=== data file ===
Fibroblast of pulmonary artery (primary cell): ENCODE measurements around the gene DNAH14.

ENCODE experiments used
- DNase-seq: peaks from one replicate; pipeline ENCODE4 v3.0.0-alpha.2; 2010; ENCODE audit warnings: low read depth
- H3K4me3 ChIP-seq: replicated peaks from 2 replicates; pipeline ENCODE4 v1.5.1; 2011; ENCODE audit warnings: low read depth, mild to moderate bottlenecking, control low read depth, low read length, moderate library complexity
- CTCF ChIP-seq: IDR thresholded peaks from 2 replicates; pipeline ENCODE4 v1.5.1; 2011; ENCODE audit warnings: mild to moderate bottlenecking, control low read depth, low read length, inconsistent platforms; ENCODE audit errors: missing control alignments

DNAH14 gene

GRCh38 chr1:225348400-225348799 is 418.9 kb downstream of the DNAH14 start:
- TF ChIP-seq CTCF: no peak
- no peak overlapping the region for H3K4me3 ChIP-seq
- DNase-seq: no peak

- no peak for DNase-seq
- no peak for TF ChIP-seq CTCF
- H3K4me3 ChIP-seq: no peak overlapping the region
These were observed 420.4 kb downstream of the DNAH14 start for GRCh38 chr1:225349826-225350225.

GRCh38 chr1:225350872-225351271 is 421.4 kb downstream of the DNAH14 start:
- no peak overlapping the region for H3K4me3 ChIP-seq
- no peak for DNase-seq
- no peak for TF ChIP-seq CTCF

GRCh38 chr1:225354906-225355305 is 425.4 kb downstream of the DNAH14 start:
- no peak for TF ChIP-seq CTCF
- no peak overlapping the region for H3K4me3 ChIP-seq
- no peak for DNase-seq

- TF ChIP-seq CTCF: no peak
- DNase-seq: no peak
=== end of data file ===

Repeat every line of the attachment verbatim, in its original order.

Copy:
Fibroblast of pulmonary artery (primary cell): ENCODE measurements around the gene DNAH14.

ENCODE experiments used
- DNase-seq: peaks from one replicate; pipeline ENCODE4 v3.0.0-alpha.2; 2010; ENCODE audit warnings: low read depth
- H3K4me3 ChIP-seq: replicated peaks from 2 replicates; pipeline ENCODE4 v1.5.1; 2011; ENCODE audit warnings: low read depth, mild to moderate bottlenecking, control low read depth, low read length, moderate library complexity
- CTCF ChIP-seq: IDR thresholded peaks from 2 replicates; pipeline ENCODE4 v1.5.1; 2011; ENCODE audit warnings: mild to moderate bottlenecking, control low read depth, low read length, inconsistent platforms; ENCODE audit errors: missing control alignments

DNAH14 gene

GRCh38 chr1:225348400-225348799 is 418.9 kb downstream of the DNAH14 start:
- TF ChIP-seq CTCF: no peak
- no peak overlapping the region for H3K4me3 ChIP-seq
- DNase-seq: no peak

- no peak for DNase-seq
- no peak for TF ChIP-seq CTCF
- H3K4me3 ChIP-seq: no peak overlapping the region
These were observed 420.4 kb downstream of the DNAH14 start for GRCh38 chr1:225349826-225350225.

GRCh38 chr1:225350872-225351271 is 421.4 kb downstream of the DNAH14 start:
- no peak overlapping the region for H3K4me3 ChIP-seq
- no peak for DNase-seq
- no peak for TF ChIP-seq CTCF

GRCh38 chr1:225354906-225355305 is 425.4 kb downstream of the DNAH14 start:
- no peak for TF ChIP-seq CTCF
- no peak overlapping the region for H3K4me3 ChIP-seq
- no peak for DNase-seq

- TF ChIP-seq CTCF: no peak
- DNase-seq: no peak